There have been a lot of changes in recent years around how organizations build, deploy, and manage software, all focused on shortening development lifecycles. Agile development is focused on getting functional software to users more quickly. DevOps and containers are being adopted as a way to deploy applications more quickly, and simplify the management of production software.
The biggest change, however, is the adoption of open source. Ten years ago, most organizations avoided using open source. They were fearful of egregious licenses, and many didn't trust software that wasn’t built in-house. Today, it is rare to see software that doesn’t include open source. We embrace open source with good reason. It provides critical functionality we no longer need to build from scratch, lowering development costs while accelerating time to market. We frequently see in-house applications that are comprised of 75% or more open source. Even commercial applications are increasingly based on open source. Our 2016 study, The State of Open Source Security in Commercial Applications, found that over 35% of the average commercial code base was open source, made up of over 100 distinct open source components. Over a third of the code bases we examined were 40% or more open source.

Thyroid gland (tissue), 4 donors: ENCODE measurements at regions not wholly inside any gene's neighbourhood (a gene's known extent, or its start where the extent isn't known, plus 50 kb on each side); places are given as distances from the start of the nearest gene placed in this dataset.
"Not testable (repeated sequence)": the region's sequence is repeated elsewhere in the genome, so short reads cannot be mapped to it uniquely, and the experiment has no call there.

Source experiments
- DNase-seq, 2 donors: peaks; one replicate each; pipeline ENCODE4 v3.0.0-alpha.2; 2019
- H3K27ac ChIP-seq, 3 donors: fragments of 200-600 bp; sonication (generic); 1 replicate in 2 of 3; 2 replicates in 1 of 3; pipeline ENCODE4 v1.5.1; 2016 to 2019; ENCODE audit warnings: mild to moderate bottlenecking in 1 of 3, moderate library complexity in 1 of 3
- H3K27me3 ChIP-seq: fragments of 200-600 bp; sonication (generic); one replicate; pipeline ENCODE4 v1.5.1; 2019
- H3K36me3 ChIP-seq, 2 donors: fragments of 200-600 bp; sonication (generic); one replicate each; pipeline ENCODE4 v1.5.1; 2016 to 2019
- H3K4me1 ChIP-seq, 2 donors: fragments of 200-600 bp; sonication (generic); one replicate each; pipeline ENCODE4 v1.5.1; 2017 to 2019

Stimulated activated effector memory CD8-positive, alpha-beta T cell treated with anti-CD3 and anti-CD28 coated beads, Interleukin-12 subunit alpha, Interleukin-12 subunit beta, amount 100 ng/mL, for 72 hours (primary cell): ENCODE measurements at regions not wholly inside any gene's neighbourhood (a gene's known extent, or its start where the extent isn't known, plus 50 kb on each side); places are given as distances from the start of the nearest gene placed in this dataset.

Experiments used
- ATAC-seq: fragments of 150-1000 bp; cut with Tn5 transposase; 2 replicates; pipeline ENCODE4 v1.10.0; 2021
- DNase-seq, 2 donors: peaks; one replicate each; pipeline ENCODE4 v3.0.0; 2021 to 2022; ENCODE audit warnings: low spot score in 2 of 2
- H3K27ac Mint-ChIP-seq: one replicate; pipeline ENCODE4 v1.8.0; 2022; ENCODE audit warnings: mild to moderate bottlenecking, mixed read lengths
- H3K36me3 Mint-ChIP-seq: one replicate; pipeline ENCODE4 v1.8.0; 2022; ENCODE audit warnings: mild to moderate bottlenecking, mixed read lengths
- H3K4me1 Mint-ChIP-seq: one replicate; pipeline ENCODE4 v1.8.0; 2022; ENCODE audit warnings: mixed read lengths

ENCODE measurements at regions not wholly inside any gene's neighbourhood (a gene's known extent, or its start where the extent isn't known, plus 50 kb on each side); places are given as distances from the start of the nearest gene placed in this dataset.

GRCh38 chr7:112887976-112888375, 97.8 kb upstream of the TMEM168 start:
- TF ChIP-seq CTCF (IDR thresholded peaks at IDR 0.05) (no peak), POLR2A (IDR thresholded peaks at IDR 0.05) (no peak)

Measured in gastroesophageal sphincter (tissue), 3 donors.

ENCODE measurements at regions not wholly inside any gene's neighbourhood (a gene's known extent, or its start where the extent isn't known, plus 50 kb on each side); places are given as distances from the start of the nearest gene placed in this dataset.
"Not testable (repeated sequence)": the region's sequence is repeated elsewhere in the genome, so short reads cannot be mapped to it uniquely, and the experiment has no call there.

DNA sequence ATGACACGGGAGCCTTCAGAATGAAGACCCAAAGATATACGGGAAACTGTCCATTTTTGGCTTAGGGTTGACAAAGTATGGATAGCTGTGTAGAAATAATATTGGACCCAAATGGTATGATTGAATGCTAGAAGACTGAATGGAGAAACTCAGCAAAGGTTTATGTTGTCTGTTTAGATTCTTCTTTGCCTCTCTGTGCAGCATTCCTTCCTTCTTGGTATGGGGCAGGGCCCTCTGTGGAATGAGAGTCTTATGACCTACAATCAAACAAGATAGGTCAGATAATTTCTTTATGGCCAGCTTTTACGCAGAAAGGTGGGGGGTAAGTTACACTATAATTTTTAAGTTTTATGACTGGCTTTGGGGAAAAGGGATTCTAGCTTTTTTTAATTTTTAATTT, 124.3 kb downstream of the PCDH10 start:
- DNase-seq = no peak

These dramatic changes in the use of open source require modifications to organizations' application security strategies. People understand that sending code under development to a separate security team for testing breaks the agile model, and that reuse of base-level containers risks propagating vulnerabilities in the Linux stack. What is less well-understood is how open source requires changes to our security testing regimens.
[Mike will be speaking about open source myths and perceptions during Interop ITX, May 15-19, at the MGM Grand in Las Vegas. To learn more about his presentation, other Interop security tracks, or to register click on the live links.]
Organizations can conduct a variety of security activities throughout the software development life cycle (SDLC), including security requirements, threat modeling, and using automated testing tools. These are all great for the code you write. However, traditional security testing tools like static and dynamic analysis have proved to be ineffective in identifying security issues in open source "in the wild." Heartbleed was present in OpenSSL for two years before it was found. Shellshock was in Bash for over 25 years! Think of how many times applications using these components were subjected to static analysis, dynamic analysis, and pen tests during those times, without any of the tools (or people using the tools) noticing the bugs.